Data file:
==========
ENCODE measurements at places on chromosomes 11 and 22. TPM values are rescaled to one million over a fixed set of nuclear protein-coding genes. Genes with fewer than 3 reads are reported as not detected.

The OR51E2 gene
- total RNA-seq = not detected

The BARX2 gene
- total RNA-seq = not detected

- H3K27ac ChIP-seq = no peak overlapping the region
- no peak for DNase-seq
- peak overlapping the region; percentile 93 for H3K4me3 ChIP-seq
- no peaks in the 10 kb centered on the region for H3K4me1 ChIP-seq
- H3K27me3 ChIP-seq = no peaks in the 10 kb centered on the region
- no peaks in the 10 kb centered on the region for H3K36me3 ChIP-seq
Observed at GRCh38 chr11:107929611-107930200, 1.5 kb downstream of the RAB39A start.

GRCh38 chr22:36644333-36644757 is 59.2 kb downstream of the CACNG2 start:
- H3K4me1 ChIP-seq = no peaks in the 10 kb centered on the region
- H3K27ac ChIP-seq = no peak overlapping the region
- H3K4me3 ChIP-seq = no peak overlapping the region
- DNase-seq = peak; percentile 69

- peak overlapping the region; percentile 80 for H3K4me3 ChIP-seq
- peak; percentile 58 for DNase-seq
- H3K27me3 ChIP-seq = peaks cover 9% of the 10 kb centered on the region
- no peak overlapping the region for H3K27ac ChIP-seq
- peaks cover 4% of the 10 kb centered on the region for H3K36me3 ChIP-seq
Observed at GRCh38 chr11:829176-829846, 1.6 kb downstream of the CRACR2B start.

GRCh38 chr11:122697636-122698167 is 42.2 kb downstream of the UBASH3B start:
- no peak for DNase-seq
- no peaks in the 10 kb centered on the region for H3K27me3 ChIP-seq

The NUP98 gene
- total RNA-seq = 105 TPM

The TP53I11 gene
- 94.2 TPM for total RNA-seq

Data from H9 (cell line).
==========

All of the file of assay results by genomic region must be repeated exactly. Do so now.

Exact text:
ENCODE measurements at places on chromosomes 11 and 22. TPM values are rescaled to one million over a fixed set of nuclear protein-coding genes. Genes with fewer than 3 reads are reported as not detected.

The OR51E2 gene
- total RNA-seq = not detected

The BARX2 gene
- total RNA-seq = not detected

- H3K27ac ChIP-seq = no peak overlapping the region
- no peak for DNase-seq
- peak overlapping the region; percentile 93 for H3K4me3 ChIP-seq
- no peaks in the 10 kb centered on the region for H3K4me1 ChIP-seq
- H3K27me3 ChIP-seq = no peaks in the 10 kb centered on the region
- no peaks in the 10 kb centered on the region for H3K36me3 ChIP-seq
Observed at GRCh38 chr11:107929611-107930200, 1.5 kb downstream of the RAB39A start.

GRCh38 chr22:36644333-36644757 is 59.2 kb downstream of the CACNG2 start:
- H3K4me1 ChIP-seq = no peaks in the 10 kb centered on the region
- H3K27ac ChIP-seq = no peak overlapping the region
- H3K4me3 ChIP-seq = no peak overlapping the region
- DNase-seq = peak; percentile 69

- peak overlapping the region; percentile 80 for H3K4me3 ChIP-seq
- peak; percentile 58 for DNase-seq
- H3K27me3 ChIP-seq = peaks cover 9% of the 10 kb centered on the region
- no peak overlapping the region for H3K27ac ChIP-seq
- peaks cover 4% of the 10 kb centered on the region for H3K36me3 ChIP-seq
Observed at GRCh38 chr11:829176-829846, 1.6 kb downstream of the CRACR2B start.

GRCh38 chr11:122697636-122698167 is 42.2 kb downstream of the UBASH3B start:
- no peak for DNase-seq
- no peaks in the 10 kb centered on the region for H3K27me3 ChIP-seq

The NUP98 gene
- total RNA-seq = 105 TPM

The TP53I11 gene
- 94.2 TPM for total RNA-seq

Data from H9 (cell line).